Caesars broke ground Monday on its $375 million Caesars Forum Meeting Center (convention center) just east of the High Roller observation wheel. (Caesars Entertainment)
Technology reshapes the pawn shop industry
Devin Battersby attaches a black-colored device to the back of her iPhone and snaps several of the inside and outside of a Louis Vuitton wallet. The device, installed with artificial intelligence capabilities, analyzes the images using a patented microscopic technology. Within a few minutes, Battersby receives an answer on her app. The designer item is authentic.
Recreational marijuana has been legal in Nevada for one year
Exhale Nevada CEO Pete Findley talks about the one year anniversary of the legalization of recreational marijuana in Nevada. (K.M. Cannon/Las Vegas Review-Journal)
Young adults aren't saving for retirement
Financial advisors talk about saving trends among young adults. (Bailey Schulz/Las Vegas Review-Journal)
President Trump’s tariffs could raise costs for real estate developers, analysts say
President Donald Trump made his fortune in real estate, but by slapping tariffs on imports from close allies, developers in Las Vegas and other cities could get hit hard.
Las Vegas business and tariffs
Barry Yost, co-owner of Precision Tube Laser, LLC, places a metal pipe into the TruLaser Tube 5000 laser cutting machine on Wednesday, June 20, 2018, in Las Vegas. Bizuayehu Tesfaye/Las Vegas Review-Journal @bizutesfaye
Nevada Film Office Connects Businesses To Producers
The director of the Nevada Film Office discusses its revamped locations database and how it will affect local businesses. (Bailey Schulz/Las Vegas Review-Journal)
Opendoor isn't the typical house flipping company
Unlike most house flippers, the company aims to make money from transaction costs rather than from selling homes for more than their purchase price.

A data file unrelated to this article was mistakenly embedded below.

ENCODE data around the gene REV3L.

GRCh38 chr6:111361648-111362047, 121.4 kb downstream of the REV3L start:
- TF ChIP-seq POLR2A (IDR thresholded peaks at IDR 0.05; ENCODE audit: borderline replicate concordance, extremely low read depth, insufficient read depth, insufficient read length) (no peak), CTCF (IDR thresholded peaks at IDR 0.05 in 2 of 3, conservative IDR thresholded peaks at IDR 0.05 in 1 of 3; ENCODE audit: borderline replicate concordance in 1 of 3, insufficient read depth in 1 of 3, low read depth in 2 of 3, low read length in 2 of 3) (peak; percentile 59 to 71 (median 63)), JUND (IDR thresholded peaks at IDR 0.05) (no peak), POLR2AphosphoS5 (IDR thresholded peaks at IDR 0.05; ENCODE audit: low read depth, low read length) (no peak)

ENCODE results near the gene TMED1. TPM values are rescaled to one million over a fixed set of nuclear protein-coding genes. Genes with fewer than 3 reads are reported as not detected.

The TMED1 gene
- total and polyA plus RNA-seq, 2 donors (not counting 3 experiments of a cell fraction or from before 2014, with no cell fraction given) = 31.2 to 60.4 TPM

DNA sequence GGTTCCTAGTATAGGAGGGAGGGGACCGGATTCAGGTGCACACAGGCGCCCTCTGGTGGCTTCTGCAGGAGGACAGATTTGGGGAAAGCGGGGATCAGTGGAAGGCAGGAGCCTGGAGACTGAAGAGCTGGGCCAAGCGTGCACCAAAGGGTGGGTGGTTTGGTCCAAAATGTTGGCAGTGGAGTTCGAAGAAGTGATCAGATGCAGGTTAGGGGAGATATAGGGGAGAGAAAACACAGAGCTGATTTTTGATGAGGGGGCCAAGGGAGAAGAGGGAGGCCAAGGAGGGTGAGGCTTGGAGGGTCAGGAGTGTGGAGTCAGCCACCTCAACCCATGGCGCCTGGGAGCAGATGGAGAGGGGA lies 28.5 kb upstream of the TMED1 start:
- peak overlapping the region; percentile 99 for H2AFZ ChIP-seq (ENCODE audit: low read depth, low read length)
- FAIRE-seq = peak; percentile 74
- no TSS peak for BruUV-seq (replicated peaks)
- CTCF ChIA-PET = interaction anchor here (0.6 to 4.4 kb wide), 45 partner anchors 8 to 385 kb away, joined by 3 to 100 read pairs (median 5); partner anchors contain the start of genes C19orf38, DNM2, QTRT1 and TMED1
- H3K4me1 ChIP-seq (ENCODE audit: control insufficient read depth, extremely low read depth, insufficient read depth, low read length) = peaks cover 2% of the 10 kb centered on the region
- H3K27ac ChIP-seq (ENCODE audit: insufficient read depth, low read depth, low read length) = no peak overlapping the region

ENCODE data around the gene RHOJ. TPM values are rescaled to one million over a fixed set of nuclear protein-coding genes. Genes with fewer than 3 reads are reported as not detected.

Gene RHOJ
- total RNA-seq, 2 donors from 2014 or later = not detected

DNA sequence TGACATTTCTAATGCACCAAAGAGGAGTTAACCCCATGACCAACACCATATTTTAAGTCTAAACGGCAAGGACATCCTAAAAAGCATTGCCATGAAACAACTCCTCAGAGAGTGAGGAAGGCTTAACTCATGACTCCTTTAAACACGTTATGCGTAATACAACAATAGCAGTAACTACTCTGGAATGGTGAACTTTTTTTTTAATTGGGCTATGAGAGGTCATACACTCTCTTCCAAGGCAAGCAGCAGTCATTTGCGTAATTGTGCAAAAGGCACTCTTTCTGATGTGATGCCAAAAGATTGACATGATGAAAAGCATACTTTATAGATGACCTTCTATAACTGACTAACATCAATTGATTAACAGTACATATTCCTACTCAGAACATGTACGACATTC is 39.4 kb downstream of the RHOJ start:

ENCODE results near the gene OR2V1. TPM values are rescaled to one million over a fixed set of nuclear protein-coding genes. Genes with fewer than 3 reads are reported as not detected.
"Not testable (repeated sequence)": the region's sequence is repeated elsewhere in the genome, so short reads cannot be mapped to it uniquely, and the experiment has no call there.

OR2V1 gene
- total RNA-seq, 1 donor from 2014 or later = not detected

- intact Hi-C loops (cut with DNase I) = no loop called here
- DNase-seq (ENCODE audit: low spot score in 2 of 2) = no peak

The Venetian gondoliers sing Italian songs
Gondolier Marciano sings a the classic Italian song "Volare" as he leads guests through the canals of The Venetian in Las Vegas. (K.M. Cannon/Las Vegas Review-Journal)
Building In Logandale
Texas homebuilder D.R. Horton bought 43 lots in rural Logandale. (Eli Segall/Las Vegas Review-Journal)
Indoor farming in Southern Nevada
Experts discuss Nevada's indoor farming industry. (Bailey Schulz/Las Vegas Review-Journal)
Former Fontainebleau could have become a Waldorf Astoria
Months after developer Steve Witkoff bought the Fontainebleau last summer, he unveiled plans to turn the mothballed hotel into a Marriott-managed resort called The Drew. But if Richard “Boz” Bosworth’s plans didn’t fall through, the north Las Vegas Strip tower could have become a Waldorf Astoria with several floors of timeshare units. (Eli Segall/Las Vegas Review-Journal)
LVCVA CEO Rossi Ralenkotter announces plans to retire
Rossi Ralenkotter, CEO of the LVCVA, on Tuesday confirmed a Las Vegas Review-Journal report that he is preparing to retire. Richard N. Velotta/ Las Vegas Review-Journal
Cousins Maine Lobster to open inside 2 Las Vegas Smith’s stores
Cousins Maine Lobster food truck company will open inside Las Vegas’ two newest Smith’s at Skye Canyon Park Drive and U.S. Highway 95, and at Warm Springs Road and Durango Drive. Cousins currently sells outside some Las Vegas Smith’s stores and at Fremont Street and Las Vegas Boulevard. (K.M. Cannon/Las Vegas Review-Journal)
Las Vegas home prices to continue to rise, expert says
Lawrence Yun, chief economist at the National Association of Realtors, gives homebuyers a pulse on the Las Vegas housing market. (Eli Segall/Las Vegas Review-Journal)
NV Energy announces clean energy investment
The company is planning to add six solar projects in Nevada, along with the state's first major battery energy storage capacity. Bailey Schulz/Las Vegas Review-Journal